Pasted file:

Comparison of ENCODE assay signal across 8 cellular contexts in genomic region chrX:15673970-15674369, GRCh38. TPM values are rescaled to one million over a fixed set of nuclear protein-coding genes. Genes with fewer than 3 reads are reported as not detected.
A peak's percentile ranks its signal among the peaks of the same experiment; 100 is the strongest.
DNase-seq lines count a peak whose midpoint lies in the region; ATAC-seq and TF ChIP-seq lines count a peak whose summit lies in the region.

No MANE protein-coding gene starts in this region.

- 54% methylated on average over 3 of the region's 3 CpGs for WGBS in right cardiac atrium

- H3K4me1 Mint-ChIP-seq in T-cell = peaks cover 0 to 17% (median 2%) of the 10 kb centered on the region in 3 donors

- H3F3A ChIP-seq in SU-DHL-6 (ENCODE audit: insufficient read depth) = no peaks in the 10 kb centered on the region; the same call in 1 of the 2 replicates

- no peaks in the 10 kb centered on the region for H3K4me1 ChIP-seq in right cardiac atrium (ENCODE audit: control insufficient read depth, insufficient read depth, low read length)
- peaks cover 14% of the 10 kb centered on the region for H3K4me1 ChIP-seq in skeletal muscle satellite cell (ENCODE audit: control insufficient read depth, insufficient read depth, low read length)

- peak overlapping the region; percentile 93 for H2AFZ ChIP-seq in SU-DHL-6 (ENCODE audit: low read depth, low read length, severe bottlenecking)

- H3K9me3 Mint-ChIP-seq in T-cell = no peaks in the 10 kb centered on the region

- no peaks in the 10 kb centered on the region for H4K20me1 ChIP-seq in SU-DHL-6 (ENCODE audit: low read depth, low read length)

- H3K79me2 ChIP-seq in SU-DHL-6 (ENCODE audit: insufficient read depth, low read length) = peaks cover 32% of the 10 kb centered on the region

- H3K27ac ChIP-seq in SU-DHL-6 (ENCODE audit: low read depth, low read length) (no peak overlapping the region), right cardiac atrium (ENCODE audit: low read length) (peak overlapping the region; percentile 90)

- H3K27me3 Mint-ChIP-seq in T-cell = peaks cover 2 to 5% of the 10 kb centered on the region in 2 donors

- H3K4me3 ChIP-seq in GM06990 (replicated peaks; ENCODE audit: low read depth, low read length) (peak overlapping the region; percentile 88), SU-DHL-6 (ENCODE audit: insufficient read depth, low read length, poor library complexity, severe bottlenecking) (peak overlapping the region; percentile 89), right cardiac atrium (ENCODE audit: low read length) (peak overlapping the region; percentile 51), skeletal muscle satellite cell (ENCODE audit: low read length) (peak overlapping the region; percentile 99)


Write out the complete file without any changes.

Comparison of ENCODE assay signal across 8 cellular contexts in genomic region chrX:15673970-15674369, GRCh38. TPM values are rescaled to one million over a fixed set of nuclear protein-coding genes. Genes with fewer than 3 reads are reported as not detected.
A peak's percentile ranks its signal among the peaks of the same experiment; 100 is the strongest.
DNase-seq lines count a peak whose midpoint lies in the region; ATAC-seq and TF ChIP-seq lines count a peak whose summit lies in the region.

No MANE protein-coding gene starts in this region.

- 54% methylated on average over 3 of the region's 3 CpGs for WGBS in right cardiac atrium

- H3K4me1 Mint-ChIP-seq in T-cell = peaks cover 0 to 17% (median 2%) of the 10 kb centered on the region in 3 donors

- H3F3A ChIP-seq in SU-DHL-6 (ENCODE audit: insufficient read depth) = no peaks in the 10 kb centered on the region; the same call in 1 of the 2 replicates

- no peaks in the 10 kb centered on the region for H3K4me1 ChIP-seq in right cardiac atrium (ENCODE audit: control insufficient read depth, insufficient read depth, low read length)
- peaks cover 14% of the 10 kb centered on the region for H3K4me1 ChIP-seq in skeletal muscle satellite cell (ENCODE audit: control insufficient read depth, insufficient read depth, low read length)

- peak overlapping the region; percentile 93 for H2AFZ ChIP-seq in SU-DHL-6 (ENCODE audit: low read depth, low read length, severe bottlenecking)

- H3K9me3 Mint-ChIP-seq in T-cell = no peaks in the 10 kb centered on the region

- no peaks in the 10 kb centered on the region for H4K20me1 ChIP-seq in SU-DHL-6 (ENCODE audit: low read depth, low read length)

- H3K79me2 ChIP-seq in SU-DHL-6 (ENCODE audit: insufficient read depth, low read length) = peaks cover 32% of the 10 kb centered on the region

- H3K27ac ChIP-seq in SU-DHL-6 (ENCODE audit: low read depth, low read length) (no peak overlapping the region), right cardiac atrium (ENCODE audit: low read length) (peak overlapping the region; percentile 90)

- H3K27me3 Mint-ChIP-seq in T-cell = peaks cover 2 to 5% of the 10 kb centered on the region in 2 donors

- H3K4me3 ChIP-seq in GM06990 (replicated peaks; ENCODE audit: low read depth, low read length) (peak overlapping the region; percentile 88), SU-DHL-6 (ENCODE audit: insufficient read depth, low read length, poor library complexity, severe bottlenecking) (peak overlapping the region; percentile 89), right cardiac atrium (ENCODE audit: low read length) (peak overlapping the region; percentile 51), skeletal muscle satellite cell (ENCODE audit: low read length) (peak overlapping the region; percentile 99)